This chilling cat-and-mouse hunt between Jeff Bridges and John Lithgow is worth your attention.
Glenn Garvin TV Reviews
Novel series gets six-episode launch on AMC.
Just don’t expect a whole lot of plot coherence.
Adaptation of Michael Connelly’s book series is punchy, clever, and entertaining.
The drama is engaging, but fans of the book should prepare for a wildly different story.
The latest attempt to adapt the novel comes as an HBO miniseries.
Hulu adaptation of 2017 book thrives on quality performances.
If you can get past the first few plodding, confusing hours, entertainment awaits.
The innocent and guilty alike are ground down by cynical, self-serving officials.
Josh Brolin stars in mysterious new Amazon Prime show.
A character study of the Massachusetts girl who convinced her boyfriend to kill himself
Witless plots and pointless violence aren’t nearly as enthralling these days.
One of Dateline NBC’s favorite true crime cases gets a wild mini-series adaptation.
Watch out for those tequila worms.
Novel adaptation struggles to separate two parallel tales.
Fans of the books will enjoy Amazon Prime’s series.
Two January premieres offer a narcodrama and a tiresomely predictable medical procedural.
Also reviewed: Two new NBC sitcoms, American Auto and Grand Crew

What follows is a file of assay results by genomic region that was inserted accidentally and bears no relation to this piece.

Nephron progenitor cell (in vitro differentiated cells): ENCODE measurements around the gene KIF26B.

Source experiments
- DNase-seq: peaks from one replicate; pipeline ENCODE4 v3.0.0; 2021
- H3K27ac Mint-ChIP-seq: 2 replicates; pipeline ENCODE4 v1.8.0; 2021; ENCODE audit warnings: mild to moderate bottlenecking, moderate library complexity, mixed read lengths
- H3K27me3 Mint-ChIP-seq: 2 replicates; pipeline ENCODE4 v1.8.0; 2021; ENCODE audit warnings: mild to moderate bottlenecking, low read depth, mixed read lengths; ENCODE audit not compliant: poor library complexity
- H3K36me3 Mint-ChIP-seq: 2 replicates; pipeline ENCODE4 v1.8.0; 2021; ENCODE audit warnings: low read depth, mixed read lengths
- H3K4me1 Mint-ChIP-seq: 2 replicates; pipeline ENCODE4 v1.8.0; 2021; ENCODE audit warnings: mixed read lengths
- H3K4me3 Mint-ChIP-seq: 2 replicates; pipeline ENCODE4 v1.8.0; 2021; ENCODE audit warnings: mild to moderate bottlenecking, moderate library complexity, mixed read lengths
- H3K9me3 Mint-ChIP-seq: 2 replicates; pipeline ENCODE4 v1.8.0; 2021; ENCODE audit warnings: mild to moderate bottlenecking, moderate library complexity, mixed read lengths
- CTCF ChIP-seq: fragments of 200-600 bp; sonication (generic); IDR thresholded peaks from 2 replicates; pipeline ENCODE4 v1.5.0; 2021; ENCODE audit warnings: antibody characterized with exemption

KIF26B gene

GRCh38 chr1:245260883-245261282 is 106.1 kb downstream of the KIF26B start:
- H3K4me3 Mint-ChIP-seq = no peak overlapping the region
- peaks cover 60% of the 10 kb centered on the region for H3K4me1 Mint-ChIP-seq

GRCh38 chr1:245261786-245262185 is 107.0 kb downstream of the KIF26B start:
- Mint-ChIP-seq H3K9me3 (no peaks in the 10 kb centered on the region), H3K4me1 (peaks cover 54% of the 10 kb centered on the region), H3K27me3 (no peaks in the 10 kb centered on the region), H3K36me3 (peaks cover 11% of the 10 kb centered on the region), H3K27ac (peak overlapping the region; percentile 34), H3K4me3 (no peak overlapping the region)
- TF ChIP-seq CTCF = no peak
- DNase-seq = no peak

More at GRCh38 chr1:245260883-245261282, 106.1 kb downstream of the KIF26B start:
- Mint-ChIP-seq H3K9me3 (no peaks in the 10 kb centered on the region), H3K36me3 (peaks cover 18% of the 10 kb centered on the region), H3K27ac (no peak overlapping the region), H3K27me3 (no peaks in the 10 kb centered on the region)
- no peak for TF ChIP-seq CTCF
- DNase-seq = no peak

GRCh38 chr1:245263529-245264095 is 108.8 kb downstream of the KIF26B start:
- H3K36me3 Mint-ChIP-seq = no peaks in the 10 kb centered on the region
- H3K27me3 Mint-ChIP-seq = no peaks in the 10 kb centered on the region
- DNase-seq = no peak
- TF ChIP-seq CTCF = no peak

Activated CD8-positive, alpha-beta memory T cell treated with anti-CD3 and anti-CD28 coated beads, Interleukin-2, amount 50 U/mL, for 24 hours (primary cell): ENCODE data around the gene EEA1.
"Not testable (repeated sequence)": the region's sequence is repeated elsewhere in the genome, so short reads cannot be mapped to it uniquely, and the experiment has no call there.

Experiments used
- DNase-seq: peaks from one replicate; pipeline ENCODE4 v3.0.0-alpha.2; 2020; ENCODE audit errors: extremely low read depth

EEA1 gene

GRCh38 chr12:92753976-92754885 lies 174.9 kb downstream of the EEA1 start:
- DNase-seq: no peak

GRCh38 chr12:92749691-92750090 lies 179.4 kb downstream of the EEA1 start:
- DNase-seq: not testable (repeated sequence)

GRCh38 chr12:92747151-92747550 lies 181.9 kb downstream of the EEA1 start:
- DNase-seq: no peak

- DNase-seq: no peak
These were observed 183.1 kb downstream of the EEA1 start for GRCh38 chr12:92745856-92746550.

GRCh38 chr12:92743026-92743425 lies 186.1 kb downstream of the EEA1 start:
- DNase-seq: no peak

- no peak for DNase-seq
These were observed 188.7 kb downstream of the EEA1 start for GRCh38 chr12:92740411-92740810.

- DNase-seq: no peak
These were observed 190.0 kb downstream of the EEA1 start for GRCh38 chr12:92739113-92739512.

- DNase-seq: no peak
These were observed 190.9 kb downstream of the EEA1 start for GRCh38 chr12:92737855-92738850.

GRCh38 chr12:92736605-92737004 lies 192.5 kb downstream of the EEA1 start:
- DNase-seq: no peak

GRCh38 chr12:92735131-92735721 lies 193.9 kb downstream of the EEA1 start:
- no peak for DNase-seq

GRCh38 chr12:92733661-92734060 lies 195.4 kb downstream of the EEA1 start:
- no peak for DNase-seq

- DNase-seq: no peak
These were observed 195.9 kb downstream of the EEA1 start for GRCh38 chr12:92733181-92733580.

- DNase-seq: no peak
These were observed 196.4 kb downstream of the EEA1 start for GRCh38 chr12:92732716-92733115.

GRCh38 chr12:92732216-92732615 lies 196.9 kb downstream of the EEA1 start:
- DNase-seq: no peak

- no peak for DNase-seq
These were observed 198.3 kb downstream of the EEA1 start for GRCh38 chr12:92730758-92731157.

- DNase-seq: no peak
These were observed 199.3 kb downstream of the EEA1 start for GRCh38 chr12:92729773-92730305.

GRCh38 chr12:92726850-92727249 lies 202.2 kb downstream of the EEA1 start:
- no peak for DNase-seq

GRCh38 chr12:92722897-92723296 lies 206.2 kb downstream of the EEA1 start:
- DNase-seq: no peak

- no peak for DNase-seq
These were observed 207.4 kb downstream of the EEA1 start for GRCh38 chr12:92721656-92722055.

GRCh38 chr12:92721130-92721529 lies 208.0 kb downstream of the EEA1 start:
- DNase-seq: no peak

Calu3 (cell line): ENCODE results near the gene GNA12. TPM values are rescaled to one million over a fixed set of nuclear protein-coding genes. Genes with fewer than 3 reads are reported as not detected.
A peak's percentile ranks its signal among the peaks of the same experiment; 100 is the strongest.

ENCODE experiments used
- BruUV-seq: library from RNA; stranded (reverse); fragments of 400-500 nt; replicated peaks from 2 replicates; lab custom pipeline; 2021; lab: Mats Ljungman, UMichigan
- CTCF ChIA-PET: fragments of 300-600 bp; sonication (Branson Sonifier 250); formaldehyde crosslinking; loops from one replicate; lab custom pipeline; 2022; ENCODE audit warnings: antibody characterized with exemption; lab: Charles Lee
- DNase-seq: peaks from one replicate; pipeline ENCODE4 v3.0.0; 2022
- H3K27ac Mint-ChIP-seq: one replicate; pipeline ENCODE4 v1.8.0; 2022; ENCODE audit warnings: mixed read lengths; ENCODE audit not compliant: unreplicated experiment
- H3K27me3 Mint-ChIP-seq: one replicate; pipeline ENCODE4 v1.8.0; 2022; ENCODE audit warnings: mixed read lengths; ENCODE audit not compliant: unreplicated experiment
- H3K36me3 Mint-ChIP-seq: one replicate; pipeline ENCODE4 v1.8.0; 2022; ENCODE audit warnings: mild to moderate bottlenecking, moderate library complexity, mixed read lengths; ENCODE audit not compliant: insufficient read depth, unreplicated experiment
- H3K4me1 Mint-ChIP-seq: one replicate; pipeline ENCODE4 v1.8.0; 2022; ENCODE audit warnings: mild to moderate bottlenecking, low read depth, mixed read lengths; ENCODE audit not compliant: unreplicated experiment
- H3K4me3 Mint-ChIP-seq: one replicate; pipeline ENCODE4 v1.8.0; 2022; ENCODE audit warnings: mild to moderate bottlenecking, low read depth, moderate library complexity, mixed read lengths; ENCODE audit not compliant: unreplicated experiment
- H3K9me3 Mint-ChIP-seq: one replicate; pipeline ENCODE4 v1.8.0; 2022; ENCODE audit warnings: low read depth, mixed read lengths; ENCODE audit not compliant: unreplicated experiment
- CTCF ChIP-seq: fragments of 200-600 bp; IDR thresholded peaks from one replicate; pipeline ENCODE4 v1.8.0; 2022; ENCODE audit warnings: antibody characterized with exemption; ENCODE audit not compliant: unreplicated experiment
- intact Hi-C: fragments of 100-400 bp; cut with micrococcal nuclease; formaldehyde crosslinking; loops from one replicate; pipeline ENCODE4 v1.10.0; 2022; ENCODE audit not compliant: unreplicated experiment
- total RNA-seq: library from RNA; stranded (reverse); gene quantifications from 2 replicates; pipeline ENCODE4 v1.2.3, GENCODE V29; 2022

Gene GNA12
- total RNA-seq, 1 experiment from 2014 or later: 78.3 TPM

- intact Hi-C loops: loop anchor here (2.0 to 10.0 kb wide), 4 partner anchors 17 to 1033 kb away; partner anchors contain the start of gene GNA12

Also intact: The whipsawing between cynicism and earnestness
Glória and Harriet the Spy target different demographics for surveillance fun.
Showtime series follows the lives of teen girls who survived a plane crash.
A film as lifeless as its characters
Just like the characters, this short-lived sci-fi show makes a mysterious return years later.
Chock full of drama, the show is a wry and often endearing commentary on both the wisdom and the decrepitude of advancing age.
This Nickelodeon nostalgia is strictly for the millennials—and nobody else.
Also, a sitcom about ghosts!
Both literally and in terms of quality
In an era of cynical nostalgia-fueled reboots, a racial reframing creates a new experience.
Fox drama doesn’t rise—or sink—to the right level for the genre.
There are only a dozen new shows hitting the airwaves this month.
Prestige television flogs another round of working-class misery.
As the 20th anniversary of 9/11 approaches, prepare for the many, many looks back.
Selena Gomez is all grown up and hilarious.
Sandra Oh leads Netflix's satire on the state of academia today.
David Kelley brings another Liane Moriarty book to life.
Two seasons of Canadian suspense drama are available on NBC streaming service Peacock.
Sly humor prevents this book adaptation from becoming stuffy.
High-class characters plunge into low-class shenanigans at Hawaiian resort.
Elsewhere, Netflix is going to the cats and dogs.
Jackie Collins was a pop culture force to be reckoned with in the 1980s.
Two shows offer two different versions of hell, one more literal than the other.
Anarchy in New Hampshire? Unfortunately, not quite.